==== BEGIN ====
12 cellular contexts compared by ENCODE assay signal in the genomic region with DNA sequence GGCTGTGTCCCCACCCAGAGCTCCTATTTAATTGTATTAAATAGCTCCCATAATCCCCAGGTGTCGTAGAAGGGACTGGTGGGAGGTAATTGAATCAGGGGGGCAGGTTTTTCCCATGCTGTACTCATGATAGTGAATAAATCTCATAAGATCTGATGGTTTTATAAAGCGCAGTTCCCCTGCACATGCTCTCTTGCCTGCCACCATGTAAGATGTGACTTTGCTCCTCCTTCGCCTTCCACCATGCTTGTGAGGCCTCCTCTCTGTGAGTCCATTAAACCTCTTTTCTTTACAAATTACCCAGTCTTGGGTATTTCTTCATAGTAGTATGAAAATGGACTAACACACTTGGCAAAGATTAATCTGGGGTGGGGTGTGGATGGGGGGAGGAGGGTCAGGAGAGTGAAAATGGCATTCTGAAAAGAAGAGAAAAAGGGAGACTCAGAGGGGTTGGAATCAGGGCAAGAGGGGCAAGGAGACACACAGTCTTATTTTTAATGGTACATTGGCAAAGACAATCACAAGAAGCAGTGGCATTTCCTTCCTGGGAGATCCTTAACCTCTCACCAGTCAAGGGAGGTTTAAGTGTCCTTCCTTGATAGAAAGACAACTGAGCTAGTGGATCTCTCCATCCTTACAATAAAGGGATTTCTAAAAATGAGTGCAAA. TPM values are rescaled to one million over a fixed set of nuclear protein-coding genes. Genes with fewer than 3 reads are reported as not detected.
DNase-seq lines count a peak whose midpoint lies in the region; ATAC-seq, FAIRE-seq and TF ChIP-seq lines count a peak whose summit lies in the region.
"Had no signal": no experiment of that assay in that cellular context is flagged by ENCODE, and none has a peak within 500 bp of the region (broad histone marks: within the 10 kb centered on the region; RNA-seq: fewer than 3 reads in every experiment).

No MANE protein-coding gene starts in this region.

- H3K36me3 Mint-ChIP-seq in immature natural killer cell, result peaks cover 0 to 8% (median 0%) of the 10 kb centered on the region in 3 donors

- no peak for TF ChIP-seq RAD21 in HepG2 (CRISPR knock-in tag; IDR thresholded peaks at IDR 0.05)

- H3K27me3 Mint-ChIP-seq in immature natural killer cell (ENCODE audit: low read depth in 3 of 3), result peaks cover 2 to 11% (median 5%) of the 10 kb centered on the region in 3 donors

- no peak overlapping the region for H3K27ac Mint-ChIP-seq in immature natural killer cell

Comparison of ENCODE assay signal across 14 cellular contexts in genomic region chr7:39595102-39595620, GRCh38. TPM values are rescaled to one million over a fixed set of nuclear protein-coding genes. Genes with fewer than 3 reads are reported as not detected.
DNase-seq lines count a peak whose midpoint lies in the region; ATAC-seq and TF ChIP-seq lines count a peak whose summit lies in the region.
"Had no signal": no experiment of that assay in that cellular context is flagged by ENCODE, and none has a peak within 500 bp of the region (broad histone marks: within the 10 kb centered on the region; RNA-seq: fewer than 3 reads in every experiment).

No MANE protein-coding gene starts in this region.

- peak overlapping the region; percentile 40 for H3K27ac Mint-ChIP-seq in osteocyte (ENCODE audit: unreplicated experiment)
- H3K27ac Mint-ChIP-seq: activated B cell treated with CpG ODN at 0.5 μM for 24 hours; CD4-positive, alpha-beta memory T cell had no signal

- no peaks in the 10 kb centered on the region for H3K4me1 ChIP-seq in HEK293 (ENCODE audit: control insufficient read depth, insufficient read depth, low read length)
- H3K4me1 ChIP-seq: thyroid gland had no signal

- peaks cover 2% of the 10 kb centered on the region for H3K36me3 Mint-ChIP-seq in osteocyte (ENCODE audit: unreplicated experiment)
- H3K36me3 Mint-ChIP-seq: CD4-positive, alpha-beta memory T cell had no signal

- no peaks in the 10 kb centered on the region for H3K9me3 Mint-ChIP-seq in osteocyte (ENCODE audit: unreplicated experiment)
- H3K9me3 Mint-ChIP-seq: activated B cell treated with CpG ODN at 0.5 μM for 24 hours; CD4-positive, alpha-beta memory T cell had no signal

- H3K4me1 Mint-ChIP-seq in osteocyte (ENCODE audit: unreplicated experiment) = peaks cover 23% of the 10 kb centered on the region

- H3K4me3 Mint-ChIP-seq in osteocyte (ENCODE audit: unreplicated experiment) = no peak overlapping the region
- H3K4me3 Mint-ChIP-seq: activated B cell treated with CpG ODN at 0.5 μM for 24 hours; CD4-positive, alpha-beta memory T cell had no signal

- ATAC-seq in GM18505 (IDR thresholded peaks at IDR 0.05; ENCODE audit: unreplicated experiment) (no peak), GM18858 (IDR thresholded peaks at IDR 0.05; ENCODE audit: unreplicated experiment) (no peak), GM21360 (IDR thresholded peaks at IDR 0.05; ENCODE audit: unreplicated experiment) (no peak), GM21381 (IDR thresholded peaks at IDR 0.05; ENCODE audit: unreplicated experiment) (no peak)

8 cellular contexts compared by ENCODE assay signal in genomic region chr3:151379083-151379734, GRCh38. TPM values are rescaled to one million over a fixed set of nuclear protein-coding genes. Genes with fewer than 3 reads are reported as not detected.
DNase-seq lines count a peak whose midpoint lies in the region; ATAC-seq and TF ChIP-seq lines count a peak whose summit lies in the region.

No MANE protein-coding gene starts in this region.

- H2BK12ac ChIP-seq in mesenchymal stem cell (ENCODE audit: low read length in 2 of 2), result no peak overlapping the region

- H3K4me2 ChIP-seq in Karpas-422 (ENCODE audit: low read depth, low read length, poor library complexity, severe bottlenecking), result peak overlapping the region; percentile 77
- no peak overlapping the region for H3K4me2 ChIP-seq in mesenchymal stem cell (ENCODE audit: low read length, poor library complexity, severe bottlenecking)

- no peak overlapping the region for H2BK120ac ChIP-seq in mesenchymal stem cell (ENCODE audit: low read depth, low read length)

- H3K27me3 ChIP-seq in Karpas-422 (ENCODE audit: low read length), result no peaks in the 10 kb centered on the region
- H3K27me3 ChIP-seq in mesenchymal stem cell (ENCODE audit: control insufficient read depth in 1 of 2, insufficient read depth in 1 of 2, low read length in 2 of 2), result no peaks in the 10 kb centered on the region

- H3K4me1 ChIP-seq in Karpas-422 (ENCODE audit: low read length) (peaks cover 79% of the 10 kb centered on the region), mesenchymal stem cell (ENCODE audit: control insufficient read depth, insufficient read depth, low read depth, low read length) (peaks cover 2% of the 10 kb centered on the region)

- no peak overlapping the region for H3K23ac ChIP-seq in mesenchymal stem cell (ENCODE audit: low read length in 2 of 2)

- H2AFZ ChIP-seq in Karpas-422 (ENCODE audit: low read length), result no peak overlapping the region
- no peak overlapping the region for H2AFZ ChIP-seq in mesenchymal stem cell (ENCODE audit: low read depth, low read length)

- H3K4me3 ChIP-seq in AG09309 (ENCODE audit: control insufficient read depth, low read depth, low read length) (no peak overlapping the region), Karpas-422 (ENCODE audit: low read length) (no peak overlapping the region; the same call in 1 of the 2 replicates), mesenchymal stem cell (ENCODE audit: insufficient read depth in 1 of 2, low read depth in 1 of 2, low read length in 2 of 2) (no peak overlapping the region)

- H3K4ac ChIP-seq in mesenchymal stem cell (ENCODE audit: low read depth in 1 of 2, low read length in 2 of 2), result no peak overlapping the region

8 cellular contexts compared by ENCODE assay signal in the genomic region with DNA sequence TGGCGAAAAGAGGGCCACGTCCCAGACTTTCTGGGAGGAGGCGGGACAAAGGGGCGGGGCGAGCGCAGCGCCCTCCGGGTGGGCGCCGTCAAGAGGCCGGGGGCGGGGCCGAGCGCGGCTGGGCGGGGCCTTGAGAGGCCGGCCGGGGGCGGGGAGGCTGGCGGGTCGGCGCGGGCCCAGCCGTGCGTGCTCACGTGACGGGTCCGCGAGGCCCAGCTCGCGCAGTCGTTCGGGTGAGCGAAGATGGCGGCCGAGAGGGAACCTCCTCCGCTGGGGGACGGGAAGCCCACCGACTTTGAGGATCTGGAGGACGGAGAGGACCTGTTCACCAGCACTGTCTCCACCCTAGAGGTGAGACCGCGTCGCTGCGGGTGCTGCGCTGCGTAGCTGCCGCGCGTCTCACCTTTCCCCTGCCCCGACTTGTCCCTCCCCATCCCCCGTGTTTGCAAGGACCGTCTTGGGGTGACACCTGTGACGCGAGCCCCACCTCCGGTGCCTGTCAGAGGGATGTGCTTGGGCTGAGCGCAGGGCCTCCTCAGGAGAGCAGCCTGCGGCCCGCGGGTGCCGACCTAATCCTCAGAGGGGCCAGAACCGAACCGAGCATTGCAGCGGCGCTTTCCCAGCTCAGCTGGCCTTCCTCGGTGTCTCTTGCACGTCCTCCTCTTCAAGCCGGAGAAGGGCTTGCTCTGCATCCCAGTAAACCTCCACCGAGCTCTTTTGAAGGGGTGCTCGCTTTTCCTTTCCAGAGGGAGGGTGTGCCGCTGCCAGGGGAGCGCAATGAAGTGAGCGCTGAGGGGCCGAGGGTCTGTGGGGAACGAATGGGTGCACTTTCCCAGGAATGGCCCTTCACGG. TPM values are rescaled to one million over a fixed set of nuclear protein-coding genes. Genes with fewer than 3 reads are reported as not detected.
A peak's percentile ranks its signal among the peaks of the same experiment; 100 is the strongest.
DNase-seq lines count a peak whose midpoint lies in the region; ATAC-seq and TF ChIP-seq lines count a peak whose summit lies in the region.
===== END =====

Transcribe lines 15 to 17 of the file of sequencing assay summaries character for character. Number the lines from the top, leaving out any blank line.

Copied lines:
- no peaks in the 10 kb centered on the region for H3K4me1 ChIP-seq in HEK293 (ENCODE audit: control insufficient read depth, insufficient read depth, low read length)
- H3K4me1 ChIP-seq: thyroid gland had no signal

- peaks cover 2% of the 10 kb centered on the region for H3K36me3 Mint-ChIP-seq in osteocyte (ENCODE audit: unreplicated experiment)